Today’s 4-star hotels are sort of an enigma: They may offer free bottles of water and chocolates on your pillow, but breakfast is often only tea or coffee, and business centers are rarely free. Sometimes you pay for wifi, and sometimes you don’t—if you’re a frequent-enough guest.
I came into my week of Boston hotel stays expecting at least a bagel and some coffee, though the style and feel of each hotel—and how I felt at the end of each stay—remain with me.
Note that all of the profiled hotels have free wifi with your visit, and all had strong signals; the Revere limited to only a couple devices, which severely deplete the tech geek in me, but I’m guessing this can be fixed with a call to the front desk.
First up is Kimpton’s Nine Zero, in the theatre district and steps from Boston Common. Its modern, trendy lobby and lounge area impresses, and is compact compared with the others, but niceties like free bicycles to borrow and a wine happy hour sweeten it. The rooms are light and airy with C.O. Bigelow products and quirky bathroom fixtures (the shower is a bit complex at first glance).
The business center is not terribly conducive to work: I ended up pushing aside a desktop computer (pay for use) to make a usable desk space, and everything else was just grouped easy chairs or rentable conference rooms. I do give props for being social media savvy, though the rentable selfie sticks, while cute, are also annoying as hell.
The Revere Boston Common
Next up is the Revere—which I assumed was going to be colonial, dated and not my cup of tea. Blame the nostalgic name.
As part of the Pebblebrook Hotel Trust, I couldn’t find a rewards program to pair with the Revere, so I’m calling it another boutique hotel.
Happily, the airy lobby with its larger-than-life sculptures is quite different than your usual hotel lobby and a welcome surprise. You can find great views at the Revere and spacious, comfortable rooms, with Skoah bath products. Their pillow menu cracked me up, but one of these days I’ll have to find out how the snore pillow works. Not for me, you understand.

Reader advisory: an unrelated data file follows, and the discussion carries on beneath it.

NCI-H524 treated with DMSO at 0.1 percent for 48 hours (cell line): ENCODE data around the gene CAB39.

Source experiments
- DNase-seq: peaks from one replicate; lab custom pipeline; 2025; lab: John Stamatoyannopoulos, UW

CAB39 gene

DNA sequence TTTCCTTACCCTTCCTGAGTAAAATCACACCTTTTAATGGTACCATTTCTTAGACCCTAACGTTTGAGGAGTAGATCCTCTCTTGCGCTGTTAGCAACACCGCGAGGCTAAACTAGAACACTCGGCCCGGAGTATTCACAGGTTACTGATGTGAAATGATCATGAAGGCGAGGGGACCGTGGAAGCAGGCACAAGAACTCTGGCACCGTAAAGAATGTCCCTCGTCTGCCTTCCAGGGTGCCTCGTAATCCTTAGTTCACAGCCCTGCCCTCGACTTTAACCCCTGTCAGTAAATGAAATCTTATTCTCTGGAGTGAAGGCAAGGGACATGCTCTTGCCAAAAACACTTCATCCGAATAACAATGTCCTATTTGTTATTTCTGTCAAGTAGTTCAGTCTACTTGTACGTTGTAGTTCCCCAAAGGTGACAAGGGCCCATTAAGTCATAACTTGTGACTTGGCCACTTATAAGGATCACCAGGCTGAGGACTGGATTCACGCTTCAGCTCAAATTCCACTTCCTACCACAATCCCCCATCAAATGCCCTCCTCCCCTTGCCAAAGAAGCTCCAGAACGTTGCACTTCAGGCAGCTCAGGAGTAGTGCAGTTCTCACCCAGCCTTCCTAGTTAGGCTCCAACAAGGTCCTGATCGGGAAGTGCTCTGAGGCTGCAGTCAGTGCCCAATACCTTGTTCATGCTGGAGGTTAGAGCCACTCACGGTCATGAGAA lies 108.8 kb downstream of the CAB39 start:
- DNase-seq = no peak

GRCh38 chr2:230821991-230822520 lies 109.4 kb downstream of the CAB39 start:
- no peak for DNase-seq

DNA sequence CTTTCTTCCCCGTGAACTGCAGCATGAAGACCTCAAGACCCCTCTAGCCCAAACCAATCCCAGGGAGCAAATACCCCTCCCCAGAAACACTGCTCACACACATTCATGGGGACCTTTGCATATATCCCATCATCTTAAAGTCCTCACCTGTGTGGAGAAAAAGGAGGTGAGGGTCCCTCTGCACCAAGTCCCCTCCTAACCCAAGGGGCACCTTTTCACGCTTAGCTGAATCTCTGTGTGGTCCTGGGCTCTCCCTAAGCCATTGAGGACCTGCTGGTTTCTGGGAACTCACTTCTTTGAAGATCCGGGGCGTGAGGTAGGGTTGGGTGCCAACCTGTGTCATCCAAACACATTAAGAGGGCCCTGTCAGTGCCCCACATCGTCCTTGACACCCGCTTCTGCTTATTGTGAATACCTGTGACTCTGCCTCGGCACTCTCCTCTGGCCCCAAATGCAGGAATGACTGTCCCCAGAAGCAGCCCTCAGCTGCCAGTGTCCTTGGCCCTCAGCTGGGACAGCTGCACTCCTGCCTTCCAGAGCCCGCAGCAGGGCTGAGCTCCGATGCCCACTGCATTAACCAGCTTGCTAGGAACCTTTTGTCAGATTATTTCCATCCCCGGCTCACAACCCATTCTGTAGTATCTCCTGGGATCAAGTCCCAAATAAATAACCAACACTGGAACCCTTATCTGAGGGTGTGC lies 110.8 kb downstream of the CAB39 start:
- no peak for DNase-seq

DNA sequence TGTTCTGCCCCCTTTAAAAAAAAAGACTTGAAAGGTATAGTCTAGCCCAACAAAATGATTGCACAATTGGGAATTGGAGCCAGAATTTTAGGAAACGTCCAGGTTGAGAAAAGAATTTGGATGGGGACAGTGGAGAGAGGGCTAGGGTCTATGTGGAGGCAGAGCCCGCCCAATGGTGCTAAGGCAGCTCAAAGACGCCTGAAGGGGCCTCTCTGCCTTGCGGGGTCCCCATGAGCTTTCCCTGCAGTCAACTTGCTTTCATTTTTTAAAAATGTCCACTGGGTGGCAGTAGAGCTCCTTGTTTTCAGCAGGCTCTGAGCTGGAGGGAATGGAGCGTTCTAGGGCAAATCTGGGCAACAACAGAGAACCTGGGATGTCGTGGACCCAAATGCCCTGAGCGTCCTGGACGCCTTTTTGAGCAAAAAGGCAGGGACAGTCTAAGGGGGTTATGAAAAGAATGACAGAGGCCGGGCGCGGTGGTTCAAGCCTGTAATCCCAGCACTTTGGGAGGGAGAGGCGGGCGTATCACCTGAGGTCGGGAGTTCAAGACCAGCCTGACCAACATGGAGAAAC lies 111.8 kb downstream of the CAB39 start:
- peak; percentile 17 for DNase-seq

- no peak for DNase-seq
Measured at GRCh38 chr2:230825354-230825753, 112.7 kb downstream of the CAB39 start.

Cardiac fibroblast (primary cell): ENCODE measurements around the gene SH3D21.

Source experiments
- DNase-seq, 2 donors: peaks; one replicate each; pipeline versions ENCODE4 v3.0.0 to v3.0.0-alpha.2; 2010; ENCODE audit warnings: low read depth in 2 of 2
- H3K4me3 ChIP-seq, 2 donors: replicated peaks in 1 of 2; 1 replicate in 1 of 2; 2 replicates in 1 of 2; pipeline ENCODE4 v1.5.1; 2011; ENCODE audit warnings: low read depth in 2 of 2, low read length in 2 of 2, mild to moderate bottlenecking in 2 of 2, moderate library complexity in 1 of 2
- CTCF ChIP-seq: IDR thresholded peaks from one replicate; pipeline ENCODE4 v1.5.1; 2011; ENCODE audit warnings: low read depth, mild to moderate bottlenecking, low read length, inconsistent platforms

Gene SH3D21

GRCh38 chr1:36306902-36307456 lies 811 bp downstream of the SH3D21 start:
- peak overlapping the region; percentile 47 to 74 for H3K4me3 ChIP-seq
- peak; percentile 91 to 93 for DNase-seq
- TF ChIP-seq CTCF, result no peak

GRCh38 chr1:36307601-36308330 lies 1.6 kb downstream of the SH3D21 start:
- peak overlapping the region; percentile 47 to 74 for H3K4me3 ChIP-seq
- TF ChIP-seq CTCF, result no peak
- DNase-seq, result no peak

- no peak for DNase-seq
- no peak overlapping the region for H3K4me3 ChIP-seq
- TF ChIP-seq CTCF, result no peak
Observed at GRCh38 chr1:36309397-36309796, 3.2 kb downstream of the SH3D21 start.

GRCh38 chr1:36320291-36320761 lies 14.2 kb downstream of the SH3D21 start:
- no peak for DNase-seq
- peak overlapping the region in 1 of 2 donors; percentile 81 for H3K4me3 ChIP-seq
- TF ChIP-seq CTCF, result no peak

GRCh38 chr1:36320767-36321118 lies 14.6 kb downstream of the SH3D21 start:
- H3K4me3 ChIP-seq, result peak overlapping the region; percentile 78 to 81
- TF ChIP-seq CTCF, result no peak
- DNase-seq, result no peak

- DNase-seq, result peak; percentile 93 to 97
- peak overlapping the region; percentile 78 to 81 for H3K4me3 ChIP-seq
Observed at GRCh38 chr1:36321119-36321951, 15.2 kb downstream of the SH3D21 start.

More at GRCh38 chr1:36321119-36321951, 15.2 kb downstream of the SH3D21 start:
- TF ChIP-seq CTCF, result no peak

Its Rustic Kitchen Bistro and Bar (and home to local TV program, “The Cooking Show”) has tasty fare, if not rather pricey: An Arnold Palmer—which is only iced tea and lemonade—cost over $5 in the Emerald nightclub upstairs and $2.50 in the Rustic Kitchen. If you do plan to eat at Rustic Kitchen, make a reservation: It was packed every evening I visited, including the bars.
The Lenox is ideally situated in the Back Bay and truly surprised me. Its sumptuous fireplace and lounge is softly lit and comfy, and only surpassed by its thoughtful staff: Porters and door staff were ready at a moment’s notice. Owned by the Saunders Hotel Group and part of Stash Hotel Rewards, it’s more of a boutique hotel.
Book a suite and you’ll have your own personal fireplace, which I can only imagine is amazing on a chilly Boston night. Airy, with perfectly positioned outlets (seriously, they were on the side tables! And the desk! No more fighting for outlets!), the Lenox was the perfect place to come “home” to after a long day of tourism. My ride to the airport was a $40 trip in a Tesla Model S, which mirrored taxi fares and is offered exclusively to Lenox guests. The car geek in me was beyond excited.
I loved the Back Bay for the easy access to great shopping and stores like MakerBot, along with boutiques and an abundance of great cafes (try Wired Puppy, its mini muffins, organic fair trade coffees and a couple free computers are terribly welcome). Much like Chicago, I could wander Boston’s neighborhoods forever, and still find hidden treasures.
Their City Table restaurant was cute and modern, a bit pricey but good breakfast.
The Lenox, though more conservative in its look, was more in line with what a 4+ star hotel should be, even if they were lacking free breakfast as well (I’m obsessed, can you tell?). I felt taken care of, which means something on a long trip, especially with a conference and meetings thrown in.
Reviewing the three hotels, I’d feel comfortable and happy in any of them; the Revere stood out for its artistic bent and the Lenox for its comfort and service. Each was nicely located, depending on what areas you want to explore.
Founder of WorkTravelTech. Obsessed with exploring neighborhoods, cafes, and delicious experiences. Day (& night) job: Freelance designer & WordPress wrangler (Gizmo-Design.com) & founder of Thriftista.com.